Academic achievement in male secondary students : a thesis in partial fulfillment of the requirements for the degree of Master of Arts in Psychology

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Massey University
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This study explored academic underachievement of fourth form boys in male secondary schools within the Auckland area. There were two aspects to this study; firstly, to identify students who are underachieving relative to their abilities and secondly, to explore possible psychological differences between underachievers and non-underachievers. An underachiever for the purpose of this study is a student who is achieving lower grades than expected in accordance with his abilities (McCall, Evahn & Kratzer, 1992). 598 of the 770 students enrolled in the participating schools had the necessary data for regression analyses to identify underachievers. Of the 598 students with valid data, 315 consented to participate in the questionnaire. The sample for this study comprised 315 fourth form boys. A discrepancy model using regression analysis was carried out on the 315 students to identify underachievers within the schools. 82 students were identified as underachievers using this method, which resulted in 13.9% of the sample being defined as underachievers. In addition, a self-report questionnaire was administered to the 770 students. The questionnaire measured six psychological dimensions that have been identified in previous research to be related to academic achievement. The responses of the underachieves and non-underachievers were compared to ascertain whether these two groups differ on the psychological dimensions measured. These psychological constructs measured in the questionnaire included study strategies (cognitive/self-regulation, persistence/effort, and disorganisation), social support, self- efficacy, test anxiety, intrinsic motivation/interest in school subjects, and outcome expectancies. There was a significant mean difference between non-underachievers and underachievers on the disorganisation scale. This finding suggests that underachievers had more disorganised study habits than their non-underachieving comparison group. There were also significant mean differences between underachievers and non-underachievers for intrinsic value in English and science. These findings suggested that underachievers were more intrinsically motivated in English than their non-underachieving comparison group, but less intrinsically motivated in Science.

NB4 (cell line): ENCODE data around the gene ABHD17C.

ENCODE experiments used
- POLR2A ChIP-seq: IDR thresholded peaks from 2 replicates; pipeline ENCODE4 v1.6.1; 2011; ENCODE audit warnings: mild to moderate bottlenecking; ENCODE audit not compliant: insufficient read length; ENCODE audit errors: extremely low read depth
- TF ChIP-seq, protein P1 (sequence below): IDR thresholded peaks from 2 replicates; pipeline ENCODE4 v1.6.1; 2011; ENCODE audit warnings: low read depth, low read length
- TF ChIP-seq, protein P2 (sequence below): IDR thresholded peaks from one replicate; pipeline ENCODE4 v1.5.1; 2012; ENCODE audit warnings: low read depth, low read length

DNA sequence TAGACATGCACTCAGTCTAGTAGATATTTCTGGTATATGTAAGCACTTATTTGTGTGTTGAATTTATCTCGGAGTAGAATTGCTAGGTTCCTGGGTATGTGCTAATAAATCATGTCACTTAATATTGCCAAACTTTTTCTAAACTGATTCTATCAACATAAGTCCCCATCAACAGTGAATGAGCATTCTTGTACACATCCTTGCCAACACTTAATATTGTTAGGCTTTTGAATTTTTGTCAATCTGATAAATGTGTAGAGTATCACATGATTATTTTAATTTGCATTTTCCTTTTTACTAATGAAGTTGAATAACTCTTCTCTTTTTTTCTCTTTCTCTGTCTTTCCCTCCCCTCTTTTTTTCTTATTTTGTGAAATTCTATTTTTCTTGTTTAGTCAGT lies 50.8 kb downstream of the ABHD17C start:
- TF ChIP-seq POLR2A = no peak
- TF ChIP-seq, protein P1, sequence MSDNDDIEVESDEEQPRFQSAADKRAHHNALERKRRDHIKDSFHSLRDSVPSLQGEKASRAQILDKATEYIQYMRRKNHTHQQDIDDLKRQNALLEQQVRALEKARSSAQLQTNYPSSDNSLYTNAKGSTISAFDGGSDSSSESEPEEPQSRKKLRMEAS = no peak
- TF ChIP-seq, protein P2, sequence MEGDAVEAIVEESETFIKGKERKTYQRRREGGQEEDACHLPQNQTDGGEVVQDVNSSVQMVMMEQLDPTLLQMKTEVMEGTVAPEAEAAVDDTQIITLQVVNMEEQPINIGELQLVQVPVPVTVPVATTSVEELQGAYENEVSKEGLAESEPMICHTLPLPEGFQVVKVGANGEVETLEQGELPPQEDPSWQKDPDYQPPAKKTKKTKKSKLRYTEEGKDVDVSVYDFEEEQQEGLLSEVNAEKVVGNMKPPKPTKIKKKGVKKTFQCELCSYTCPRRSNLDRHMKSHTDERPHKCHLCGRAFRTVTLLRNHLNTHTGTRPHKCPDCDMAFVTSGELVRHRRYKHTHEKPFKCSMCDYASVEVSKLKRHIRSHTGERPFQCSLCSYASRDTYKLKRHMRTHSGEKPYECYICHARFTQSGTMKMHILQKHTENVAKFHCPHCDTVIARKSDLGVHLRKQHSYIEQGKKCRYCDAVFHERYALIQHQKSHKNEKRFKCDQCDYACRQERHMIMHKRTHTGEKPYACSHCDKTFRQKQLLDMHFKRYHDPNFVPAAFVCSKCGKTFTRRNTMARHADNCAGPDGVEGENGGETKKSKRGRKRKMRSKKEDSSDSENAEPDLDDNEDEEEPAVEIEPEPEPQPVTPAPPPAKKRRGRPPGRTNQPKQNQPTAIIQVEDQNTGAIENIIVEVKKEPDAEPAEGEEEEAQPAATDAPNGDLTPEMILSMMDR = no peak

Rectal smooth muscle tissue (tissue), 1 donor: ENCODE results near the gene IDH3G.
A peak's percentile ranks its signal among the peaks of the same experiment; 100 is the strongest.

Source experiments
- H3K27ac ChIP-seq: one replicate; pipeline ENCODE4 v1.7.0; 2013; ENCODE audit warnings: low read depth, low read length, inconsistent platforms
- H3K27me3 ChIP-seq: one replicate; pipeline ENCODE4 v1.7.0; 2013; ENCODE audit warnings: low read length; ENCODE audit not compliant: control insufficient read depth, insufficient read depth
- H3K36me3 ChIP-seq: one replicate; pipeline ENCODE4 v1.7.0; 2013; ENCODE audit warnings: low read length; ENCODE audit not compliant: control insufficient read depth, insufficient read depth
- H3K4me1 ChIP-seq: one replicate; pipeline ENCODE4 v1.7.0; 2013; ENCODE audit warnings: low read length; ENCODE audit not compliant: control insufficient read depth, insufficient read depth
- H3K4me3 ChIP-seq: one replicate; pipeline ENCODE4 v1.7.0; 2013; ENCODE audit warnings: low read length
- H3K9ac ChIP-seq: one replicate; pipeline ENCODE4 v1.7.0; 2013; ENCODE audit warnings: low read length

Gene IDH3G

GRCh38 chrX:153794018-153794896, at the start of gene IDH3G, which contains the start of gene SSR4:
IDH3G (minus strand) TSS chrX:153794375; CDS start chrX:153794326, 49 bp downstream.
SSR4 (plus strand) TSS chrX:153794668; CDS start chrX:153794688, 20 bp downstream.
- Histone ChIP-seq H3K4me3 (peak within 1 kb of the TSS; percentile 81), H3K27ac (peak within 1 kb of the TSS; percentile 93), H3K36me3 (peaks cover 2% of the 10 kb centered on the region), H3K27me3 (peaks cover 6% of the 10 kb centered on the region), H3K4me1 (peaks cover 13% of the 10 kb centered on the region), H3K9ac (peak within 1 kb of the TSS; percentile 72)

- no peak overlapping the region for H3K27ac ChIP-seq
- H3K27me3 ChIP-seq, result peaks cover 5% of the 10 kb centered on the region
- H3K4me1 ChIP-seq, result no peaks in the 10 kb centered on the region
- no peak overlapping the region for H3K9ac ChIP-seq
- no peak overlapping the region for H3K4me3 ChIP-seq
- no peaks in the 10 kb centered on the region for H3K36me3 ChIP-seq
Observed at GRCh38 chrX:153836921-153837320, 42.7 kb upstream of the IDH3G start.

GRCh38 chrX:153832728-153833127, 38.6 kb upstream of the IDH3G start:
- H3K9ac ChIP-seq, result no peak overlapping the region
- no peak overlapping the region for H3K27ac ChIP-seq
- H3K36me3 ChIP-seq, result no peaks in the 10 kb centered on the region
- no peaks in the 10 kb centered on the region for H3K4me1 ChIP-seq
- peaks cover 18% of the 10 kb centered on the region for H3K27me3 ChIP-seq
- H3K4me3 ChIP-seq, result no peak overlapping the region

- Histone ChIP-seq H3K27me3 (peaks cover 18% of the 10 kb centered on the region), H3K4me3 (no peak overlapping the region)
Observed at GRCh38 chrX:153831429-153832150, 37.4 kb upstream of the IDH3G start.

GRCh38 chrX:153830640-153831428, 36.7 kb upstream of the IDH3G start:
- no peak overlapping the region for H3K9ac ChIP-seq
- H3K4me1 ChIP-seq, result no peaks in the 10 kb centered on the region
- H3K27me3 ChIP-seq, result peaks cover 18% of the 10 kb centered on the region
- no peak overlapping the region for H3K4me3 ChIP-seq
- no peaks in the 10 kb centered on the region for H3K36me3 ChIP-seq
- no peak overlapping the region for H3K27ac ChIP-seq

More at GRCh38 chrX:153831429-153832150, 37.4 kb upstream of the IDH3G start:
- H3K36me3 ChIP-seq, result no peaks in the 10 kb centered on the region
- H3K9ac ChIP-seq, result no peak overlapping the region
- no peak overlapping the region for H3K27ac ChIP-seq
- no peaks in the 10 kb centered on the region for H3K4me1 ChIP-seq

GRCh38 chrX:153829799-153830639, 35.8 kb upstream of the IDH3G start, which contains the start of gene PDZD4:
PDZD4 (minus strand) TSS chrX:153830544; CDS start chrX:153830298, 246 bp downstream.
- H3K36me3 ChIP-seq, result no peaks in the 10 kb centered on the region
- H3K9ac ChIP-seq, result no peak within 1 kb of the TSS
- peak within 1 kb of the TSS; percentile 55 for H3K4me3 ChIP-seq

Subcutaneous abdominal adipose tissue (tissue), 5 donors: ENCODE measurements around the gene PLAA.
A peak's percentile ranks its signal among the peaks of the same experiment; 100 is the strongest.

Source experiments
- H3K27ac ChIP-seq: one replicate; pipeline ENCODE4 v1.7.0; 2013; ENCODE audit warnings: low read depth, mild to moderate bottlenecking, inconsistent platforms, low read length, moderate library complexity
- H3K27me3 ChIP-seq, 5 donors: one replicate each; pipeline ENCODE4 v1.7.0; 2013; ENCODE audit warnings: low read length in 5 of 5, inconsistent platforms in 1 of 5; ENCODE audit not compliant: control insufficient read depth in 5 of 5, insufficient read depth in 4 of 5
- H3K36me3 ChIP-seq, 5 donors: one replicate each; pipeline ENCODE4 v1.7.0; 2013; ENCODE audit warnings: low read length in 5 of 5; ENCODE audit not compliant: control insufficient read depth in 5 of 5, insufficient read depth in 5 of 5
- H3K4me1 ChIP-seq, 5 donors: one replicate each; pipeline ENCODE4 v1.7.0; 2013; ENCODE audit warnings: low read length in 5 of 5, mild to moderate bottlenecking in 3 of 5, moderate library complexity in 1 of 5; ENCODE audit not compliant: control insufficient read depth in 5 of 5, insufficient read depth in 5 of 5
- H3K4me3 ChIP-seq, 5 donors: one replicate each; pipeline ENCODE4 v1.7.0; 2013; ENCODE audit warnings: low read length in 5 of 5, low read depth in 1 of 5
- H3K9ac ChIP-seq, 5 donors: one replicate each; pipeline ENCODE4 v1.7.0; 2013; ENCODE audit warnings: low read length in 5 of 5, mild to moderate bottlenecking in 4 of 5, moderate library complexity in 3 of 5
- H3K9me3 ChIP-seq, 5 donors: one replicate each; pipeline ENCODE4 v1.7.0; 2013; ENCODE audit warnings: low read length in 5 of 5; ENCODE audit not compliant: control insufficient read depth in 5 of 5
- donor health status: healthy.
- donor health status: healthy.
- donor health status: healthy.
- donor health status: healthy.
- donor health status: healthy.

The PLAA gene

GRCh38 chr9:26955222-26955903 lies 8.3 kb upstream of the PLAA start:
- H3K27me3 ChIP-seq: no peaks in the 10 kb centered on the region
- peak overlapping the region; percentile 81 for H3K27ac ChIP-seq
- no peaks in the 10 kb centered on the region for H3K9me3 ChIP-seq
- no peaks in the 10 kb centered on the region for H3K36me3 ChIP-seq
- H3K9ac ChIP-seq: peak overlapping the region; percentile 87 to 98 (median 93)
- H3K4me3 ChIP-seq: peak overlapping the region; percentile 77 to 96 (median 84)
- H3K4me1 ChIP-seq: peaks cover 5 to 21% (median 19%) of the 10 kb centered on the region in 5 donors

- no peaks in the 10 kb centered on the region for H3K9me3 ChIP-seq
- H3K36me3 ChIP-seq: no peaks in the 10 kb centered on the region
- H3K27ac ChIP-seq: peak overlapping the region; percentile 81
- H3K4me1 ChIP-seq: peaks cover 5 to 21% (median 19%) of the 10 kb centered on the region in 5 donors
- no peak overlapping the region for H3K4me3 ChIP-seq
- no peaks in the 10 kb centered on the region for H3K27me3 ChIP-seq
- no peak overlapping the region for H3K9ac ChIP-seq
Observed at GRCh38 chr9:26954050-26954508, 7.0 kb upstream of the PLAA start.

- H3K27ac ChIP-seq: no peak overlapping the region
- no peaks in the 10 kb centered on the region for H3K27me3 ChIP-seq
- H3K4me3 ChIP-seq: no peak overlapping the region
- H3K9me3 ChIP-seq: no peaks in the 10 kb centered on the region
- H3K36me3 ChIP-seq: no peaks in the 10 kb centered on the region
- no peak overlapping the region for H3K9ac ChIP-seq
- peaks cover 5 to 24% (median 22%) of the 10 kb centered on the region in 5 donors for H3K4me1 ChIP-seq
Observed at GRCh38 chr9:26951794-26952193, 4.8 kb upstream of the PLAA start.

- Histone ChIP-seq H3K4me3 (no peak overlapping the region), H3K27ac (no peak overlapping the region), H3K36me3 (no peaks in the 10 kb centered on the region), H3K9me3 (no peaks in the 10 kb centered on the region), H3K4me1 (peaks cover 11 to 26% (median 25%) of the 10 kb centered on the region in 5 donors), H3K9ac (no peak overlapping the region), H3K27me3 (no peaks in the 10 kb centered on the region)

New Zealand, Underachievers -- Identification, Academic achievement -- Evaluation, High school students -- Auckland